And what could they find? Mongolian chronicle "Erdeni Tobchi" (1662) states that Genghis Khan's coffin was empty when it was brought to Mongolia. And "Altan Tobchi" (1604) states that only his shirt, tent and boots were buried in the Ordos.
And was there a river?
You can think whatever you want about water. This is the standard version: a thousand soldiers diverted a river, buried the great leader, and returned the river to its prior course. The slaves who dug the burial pit were killed the same night, so that nobody would ever find out the secret of the burial. It is a good version… but in general this is also a description of the burial of Attila, the leader of the Huns, and also many centuries before him this was exactly the way that Sumerian king of Uruk, Gilgamesh, was buried…
Possibly, the legend gets repeated. On the other hand, maybe there should be water - it may be a standard method of burial.
But Lev Gumilev does not mention a river: "They placed Genghis Khan's remains into the grave with many valuable objects and killed all the slaves who performed the burial work. According to custom, exactly one year later there was to be a memorial service. So that they would find the place of burial without any mistakes, this is what the Mongols had done. They sacrificed a newborn baby camel just taken from its mother. And one year later, the mother camel herself found the place in the endless steppe, where her baby was killed. The Mongols killed the mother as well, performed the necessary memorial ritual and left the place forever."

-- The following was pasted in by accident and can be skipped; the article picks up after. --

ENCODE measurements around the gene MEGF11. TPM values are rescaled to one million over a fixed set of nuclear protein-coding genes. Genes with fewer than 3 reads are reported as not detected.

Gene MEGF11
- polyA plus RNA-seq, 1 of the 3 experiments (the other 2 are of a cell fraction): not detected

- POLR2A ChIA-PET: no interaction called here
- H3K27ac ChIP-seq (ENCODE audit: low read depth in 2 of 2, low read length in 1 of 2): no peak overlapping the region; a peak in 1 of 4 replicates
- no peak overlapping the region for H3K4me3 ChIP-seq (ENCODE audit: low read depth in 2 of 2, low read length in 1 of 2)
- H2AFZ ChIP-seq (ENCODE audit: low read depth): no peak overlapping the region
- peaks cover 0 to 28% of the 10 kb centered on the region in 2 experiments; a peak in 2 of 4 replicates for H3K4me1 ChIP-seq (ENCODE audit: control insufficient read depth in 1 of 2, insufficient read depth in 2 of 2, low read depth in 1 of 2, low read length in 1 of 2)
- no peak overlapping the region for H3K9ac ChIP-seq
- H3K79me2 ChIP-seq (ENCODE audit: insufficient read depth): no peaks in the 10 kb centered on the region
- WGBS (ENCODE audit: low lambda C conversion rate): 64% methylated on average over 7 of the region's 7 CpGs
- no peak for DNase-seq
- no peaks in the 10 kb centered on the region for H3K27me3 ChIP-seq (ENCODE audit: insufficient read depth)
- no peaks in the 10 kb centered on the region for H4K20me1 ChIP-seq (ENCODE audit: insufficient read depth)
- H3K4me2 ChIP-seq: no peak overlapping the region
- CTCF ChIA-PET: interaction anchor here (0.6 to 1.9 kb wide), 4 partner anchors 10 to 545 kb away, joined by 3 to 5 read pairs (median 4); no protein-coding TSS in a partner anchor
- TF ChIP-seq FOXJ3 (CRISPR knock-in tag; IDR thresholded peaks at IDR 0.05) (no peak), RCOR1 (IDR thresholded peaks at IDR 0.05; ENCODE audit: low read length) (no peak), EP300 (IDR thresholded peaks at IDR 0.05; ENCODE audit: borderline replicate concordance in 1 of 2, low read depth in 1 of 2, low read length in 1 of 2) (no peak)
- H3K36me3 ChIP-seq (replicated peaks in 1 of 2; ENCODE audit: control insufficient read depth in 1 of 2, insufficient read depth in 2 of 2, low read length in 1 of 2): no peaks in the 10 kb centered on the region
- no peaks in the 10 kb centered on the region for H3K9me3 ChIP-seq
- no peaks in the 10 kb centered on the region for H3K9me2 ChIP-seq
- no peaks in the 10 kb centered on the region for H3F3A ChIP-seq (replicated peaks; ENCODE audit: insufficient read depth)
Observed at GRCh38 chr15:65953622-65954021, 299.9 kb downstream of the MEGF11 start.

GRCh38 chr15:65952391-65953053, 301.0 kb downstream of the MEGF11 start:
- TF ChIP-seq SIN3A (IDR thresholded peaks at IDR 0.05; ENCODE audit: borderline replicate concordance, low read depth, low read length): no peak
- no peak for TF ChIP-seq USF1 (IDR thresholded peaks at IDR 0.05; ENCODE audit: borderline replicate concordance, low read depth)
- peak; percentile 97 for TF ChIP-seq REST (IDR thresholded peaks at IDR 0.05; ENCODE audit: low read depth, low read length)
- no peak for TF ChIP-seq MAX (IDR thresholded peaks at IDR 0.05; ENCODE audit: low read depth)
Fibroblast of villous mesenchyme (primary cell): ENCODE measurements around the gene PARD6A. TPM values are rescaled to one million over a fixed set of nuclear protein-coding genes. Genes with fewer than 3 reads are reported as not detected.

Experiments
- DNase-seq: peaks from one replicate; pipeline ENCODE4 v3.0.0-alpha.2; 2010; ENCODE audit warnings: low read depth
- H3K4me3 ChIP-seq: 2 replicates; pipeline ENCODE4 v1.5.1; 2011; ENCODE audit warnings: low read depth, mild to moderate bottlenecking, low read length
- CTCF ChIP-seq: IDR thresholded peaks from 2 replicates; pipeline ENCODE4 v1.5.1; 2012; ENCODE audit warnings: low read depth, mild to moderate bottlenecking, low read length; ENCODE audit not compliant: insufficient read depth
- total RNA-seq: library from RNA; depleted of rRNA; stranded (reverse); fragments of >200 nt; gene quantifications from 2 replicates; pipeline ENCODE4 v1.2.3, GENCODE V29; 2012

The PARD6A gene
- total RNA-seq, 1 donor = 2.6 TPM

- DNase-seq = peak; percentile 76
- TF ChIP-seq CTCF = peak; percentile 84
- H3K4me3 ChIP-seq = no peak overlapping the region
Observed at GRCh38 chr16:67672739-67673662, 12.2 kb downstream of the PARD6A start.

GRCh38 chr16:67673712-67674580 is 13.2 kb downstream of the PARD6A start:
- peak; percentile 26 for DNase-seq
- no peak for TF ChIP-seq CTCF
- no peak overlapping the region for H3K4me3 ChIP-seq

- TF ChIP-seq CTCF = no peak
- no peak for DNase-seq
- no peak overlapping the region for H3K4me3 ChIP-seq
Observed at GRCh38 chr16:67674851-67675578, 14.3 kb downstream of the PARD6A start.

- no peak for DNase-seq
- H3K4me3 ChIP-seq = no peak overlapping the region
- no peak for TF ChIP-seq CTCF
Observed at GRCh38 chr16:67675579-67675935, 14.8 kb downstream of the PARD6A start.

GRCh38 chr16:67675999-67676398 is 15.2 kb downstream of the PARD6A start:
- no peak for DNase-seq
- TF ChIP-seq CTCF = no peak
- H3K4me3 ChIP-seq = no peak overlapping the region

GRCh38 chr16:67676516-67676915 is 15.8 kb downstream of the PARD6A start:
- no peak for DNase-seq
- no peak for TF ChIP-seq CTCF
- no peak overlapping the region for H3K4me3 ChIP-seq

But there should be some water anyway…
Chronicler Rashid-ad-din (1247-1318) draws a totally different picture. Rashid-ad-din created a great and serious work. He was almost a contemporary of the events he described, and may have met people who took part in the great campaigns and have seen Genghis Khan with their own eyes. That is why it is difficult to doubt his words.
Five thousand of the best archers accompanied the coffin with the body. For two years a huge area was surrounded by a tumen (military sub-division of approximately 10 000 riders), consisting of soldiers of the Uriangkhai tribe. Their head was Udadzhi, or Dadzhi, as Rashid-ad-din calls him in other chapters of his "Chronicles".
Their task was to protect Genghis Khan's tomb until such time when the surrounding lands become overgrown by a thick forest. Years went by before trees planted by the people grew big, strong, and formed a thick forest. After that it was impossible for anyone to find the place of burial.